4. Aggrieved by the aforesaid dismissal, the appellant has preferred the present appeal praying for quashing the impugned order and judgment dated 15.02.2002, on which I have heard Mr. Rakesh Kumar Khanna, the learned senior counsel for the appellant and Mr. K.P. Mavi, the learned counsel for the respondents.

5. Mr. Khanna, the learned senior counsel for the appellant contended that the  provisions of the Act are applicable only to factories and establishments where either the manufacturing process goes on or where  business of selling and purchase takes  place as a commercial activity. It is the case of the appellant–Company that it is neither a factory nor an establishment nor a shop and, as such, is not liable to be covered under the Act.  It is  providing consultancy services only, and an organization providing consultancy services only is not covered under the Act.  In this context, Mr. Khanna relied upon the meaning of the words “Shop” and “Establishment” as per the New Lexicon, Webster‟s Dictionary of the English language (Deluxe Encyclopedic Edition), and the Oxford Dictionary as given below.  In the former, the words “Shop” and “retail” are described as under:“SHOP” A Store (Building where retail trade is carried on).A workshop or  establishment where machines or goods are made or repaired.„RETAIL‟ Selling of goods, which are for sale, in small quantities to the General Public, outlet (i.e. shops) for the retail of leather goods, retail business traders, manufacturers, etc.

The meaning of word “Shop” as per Oxford Dictionary is  as under:“Building or room where goods or services are sold to the public.” The meaning of the word “Commercial Establishments” as per Delhi Shops and Establishments Act, 1954  was also adverted to as given below:“COMMERCIAL ESTABLISHMENTS„Shop‟ means any premises where goods are sold, either by retail or wholesale or when services are rendered to customers, and includes an office, a store-room, go down, warehouse or workhouses or work place, whether in the same premises or otherwise, used in or in connection with such  trade or business but does not include a factory or „Commercial Establishment‟.”

6. Mr. Khanna, the learned  senior  counsel for the appellant also relied upon the definition of “Professional Activity” as set out in the Master Plan, the relevant portion of which reads as under:-“15.8. PROFESSIONAL ACTIVITYSubject to the general terms and conditions specified in para 15.4, professional activity  is permissible in plotted development and group housing under the following specific conditions: Professional activities shall mean those activities  involving services based on professional skills namely Doctor, Lawyer,  Architect, and Chartered Accountant, Company secretary, Cost and Works Accountant,  Engineer, Town Planner, Media professionals and Documentary Film maker;ii. ………………………………………iii. ………………………………………iv. ………………………………………”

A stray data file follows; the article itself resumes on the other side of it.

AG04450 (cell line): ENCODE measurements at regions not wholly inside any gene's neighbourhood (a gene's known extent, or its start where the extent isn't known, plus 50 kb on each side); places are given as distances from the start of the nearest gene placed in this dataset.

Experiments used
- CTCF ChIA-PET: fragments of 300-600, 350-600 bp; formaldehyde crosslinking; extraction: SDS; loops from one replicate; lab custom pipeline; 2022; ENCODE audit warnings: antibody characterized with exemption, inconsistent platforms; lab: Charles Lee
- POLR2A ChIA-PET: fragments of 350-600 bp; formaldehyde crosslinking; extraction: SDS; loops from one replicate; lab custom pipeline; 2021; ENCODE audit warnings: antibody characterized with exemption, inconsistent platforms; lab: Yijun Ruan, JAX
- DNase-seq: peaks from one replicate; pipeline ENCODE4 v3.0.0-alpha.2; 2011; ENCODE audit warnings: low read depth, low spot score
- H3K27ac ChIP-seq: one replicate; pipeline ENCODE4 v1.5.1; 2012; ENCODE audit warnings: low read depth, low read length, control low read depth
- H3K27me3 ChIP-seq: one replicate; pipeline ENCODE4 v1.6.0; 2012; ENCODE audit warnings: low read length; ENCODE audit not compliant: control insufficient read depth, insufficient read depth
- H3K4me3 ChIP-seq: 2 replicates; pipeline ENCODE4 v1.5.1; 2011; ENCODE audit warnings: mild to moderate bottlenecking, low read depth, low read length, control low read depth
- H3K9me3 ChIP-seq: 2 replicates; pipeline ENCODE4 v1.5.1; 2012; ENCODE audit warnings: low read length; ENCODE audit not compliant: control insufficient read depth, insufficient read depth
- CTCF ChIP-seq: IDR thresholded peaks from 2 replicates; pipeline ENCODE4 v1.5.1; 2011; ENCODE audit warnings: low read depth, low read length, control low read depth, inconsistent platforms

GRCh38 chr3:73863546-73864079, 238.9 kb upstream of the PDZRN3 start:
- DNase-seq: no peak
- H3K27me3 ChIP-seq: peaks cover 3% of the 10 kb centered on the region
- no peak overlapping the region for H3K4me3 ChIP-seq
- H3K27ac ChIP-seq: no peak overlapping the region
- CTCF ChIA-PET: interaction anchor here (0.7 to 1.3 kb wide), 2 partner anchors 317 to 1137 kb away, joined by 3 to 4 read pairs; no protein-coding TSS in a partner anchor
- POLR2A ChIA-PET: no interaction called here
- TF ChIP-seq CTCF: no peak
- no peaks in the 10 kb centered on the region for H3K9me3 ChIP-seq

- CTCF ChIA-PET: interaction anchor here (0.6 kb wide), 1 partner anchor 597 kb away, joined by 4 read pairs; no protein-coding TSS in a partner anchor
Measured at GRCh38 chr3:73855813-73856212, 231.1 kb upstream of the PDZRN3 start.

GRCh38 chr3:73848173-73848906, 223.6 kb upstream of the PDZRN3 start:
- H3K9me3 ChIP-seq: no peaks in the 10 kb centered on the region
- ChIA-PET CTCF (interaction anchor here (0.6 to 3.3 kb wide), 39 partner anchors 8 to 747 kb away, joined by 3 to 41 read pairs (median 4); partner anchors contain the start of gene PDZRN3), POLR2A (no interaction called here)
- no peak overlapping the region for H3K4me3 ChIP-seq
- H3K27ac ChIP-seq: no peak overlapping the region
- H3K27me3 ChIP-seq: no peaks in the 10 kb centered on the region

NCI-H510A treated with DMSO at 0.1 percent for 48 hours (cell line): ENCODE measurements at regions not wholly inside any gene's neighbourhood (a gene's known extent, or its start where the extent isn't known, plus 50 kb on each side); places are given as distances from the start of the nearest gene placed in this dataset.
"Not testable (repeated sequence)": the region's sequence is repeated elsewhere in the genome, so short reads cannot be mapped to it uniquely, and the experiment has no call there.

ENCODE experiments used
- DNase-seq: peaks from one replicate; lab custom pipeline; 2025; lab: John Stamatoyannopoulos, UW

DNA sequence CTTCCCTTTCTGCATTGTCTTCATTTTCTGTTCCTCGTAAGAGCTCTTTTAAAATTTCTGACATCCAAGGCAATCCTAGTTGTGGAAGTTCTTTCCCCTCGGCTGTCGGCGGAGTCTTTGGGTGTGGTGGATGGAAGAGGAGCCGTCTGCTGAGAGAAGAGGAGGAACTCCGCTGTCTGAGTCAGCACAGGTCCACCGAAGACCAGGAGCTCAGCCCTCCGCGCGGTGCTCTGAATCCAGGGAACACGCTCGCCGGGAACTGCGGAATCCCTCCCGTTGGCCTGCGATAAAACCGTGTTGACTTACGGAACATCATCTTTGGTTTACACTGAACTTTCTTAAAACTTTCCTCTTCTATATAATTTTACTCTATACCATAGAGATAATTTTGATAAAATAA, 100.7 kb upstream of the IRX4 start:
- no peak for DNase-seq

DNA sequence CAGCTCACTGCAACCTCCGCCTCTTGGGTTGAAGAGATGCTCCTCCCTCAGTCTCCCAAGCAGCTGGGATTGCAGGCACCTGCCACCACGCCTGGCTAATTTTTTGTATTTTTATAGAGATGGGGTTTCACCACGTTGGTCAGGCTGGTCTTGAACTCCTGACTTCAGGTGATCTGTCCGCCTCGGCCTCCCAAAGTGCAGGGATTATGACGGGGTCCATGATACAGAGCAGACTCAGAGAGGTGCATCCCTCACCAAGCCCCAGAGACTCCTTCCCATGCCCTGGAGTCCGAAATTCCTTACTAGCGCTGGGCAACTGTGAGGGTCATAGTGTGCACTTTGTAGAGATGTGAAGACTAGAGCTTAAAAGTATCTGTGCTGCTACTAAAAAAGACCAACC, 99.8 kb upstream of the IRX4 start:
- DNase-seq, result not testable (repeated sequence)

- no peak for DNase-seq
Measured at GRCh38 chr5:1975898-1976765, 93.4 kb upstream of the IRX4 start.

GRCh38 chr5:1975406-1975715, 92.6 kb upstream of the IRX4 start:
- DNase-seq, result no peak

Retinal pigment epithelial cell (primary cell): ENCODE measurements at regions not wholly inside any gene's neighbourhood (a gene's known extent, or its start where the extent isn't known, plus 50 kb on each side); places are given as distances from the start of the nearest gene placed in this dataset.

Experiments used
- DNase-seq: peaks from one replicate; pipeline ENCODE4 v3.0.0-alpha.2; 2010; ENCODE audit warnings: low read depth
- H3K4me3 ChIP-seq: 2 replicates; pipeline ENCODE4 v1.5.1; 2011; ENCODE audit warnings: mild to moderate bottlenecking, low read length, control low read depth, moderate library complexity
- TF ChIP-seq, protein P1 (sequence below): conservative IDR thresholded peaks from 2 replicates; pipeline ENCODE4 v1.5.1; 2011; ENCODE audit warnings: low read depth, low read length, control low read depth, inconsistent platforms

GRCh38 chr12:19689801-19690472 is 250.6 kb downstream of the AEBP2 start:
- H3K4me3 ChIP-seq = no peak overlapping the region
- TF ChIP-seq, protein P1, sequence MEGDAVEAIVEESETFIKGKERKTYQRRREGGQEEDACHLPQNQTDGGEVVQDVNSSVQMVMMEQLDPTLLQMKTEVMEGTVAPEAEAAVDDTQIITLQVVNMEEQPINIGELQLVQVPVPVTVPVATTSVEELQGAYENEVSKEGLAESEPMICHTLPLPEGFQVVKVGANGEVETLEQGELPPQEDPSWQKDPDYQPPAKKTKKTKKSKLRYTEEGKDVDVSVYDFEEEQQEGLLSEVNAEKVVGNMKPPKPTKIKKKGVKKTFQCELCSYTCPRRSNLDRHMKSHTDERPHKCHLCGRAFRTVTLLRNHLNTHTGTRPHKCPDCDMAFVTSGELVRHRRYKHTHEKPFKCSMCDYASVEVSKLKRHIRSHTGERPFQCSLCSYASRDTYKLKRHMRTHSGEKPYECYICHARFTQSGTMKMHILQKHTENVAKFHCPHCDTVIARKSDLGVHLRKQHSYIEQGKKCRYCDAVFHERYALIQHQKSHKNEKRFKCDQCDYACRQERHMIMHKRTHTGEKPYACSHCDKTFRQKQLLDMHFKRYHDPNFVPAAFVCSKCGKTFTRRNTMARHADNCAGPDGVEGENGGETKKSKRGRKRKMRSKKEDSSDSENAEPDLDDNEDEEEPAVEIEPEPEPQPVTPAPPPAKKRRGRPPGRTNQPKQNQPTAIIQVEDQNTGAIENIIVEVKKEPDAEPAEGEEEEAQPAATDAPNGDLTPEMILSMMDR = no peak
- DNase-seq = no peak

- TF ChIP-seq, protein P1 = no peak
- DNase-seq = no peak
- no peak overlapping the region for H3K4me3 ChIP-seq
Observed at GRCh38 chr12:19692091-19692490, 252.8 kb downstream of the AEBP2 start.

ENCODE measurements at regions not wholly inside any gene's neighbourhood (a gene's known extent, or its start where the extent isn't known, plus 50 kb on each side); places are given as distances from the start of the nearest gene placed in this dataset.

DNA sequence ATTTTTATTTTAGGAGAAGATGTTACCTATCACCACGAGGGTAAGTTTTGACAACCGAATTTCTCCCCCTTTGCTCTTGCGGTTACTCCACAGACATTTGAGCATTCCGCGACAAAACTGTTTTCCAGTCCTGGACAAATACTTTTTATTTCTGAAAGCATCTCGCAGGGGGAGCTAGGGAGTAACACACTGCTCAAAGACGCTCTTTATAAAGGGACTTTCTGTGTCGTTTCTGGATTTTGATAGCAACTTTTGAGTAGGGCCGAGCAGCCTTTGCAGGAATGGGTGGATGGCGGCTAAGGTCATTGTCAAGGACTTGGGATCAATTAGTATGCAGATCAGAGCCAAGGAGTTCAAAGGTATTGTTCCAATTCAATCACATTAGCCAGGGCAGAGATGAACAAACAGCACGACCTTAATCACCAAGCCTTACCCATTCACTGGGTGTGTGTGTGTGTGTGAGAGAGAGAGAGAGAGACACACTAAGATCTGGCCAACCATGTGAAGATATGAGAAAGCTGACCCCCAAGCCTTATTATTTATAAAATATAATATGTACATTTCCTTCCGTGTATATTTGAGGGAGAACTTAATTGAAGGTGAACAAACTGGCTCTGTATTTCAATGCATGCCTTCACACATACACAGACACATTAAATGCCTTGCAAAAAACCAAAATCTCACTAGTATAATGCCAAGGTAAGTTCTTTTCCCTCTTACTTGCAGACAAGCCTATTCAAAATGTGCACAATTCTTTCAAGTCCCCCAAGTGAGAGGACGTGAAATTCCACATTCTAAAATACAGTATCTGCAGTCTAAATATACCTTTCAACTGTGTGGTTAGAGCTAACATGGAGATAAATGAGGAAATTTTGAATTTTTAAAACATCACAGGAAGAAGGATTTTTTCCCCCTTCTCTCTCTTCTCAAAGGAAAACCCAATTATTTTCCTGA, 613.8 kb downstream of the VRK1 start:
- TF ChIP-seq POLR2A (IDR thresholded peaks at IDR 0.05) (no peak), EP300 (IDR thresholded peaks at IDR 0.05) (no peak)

7. The learned senior counsel for the appellant further contended that the expression “Shop” means a premises which is used in connection with trade or business, but does not include an establishment where professional service is rendered or professional activity is carried on. Relying upon the judgment of the Hon‟ble Supreme Court in V. Sasidharan vs. M/s. Peter and Karunakar and Ors., (1984) 4 SCC 230, he contended that on the analogy that a lawyer‟s office where advice is given by a lawyer is not a “Shop” or “Commercial Establishment”  for the purposes of the Kerala Shops and Commercial Establishments Act, 1960, as held by the Hon‟ble Supreme Court, the appellant‟s place of work cannot be regarded as a shop.

8. Reliance was also placed by him on the decision of the Hon‟ble Supreme Court in Dharmarth Trust, Jammu and Kashmir, Jammu and Ors. vs. Dinesh Chander Nanda (2010) 10 SCC 331.  The question which arose for consideration before the Supreme Court in the said case was whether the suit filed by the respondent, who was an Architect, was covered under Article 56 of the Jammu and Kashmir Limitation Act, 1995 or whether the said suit was covered under Article 119 of the said Act. For the aforesaid purpose, the Supreme Court interpreted the expressions “price” and “work done” as appearing in Article 56 and held that  the term  “price” does not cover the services provided by professionals such as  an architect, lawyer,  doctor, etc. as professionals charge a “fee”.  Also, the term “work done” in Article 56 will not be applicable to professionals such as  architect,  lawyer,  doctor, etc. as these professionals render “services” to their clients.  The remuneration of a professional is in the form of a “fee” and, therefore, it cannot be said that the professional earns a “price”. In common usage, the term “price” refers to goods sold.  In paragraph 18, the Court observed as follow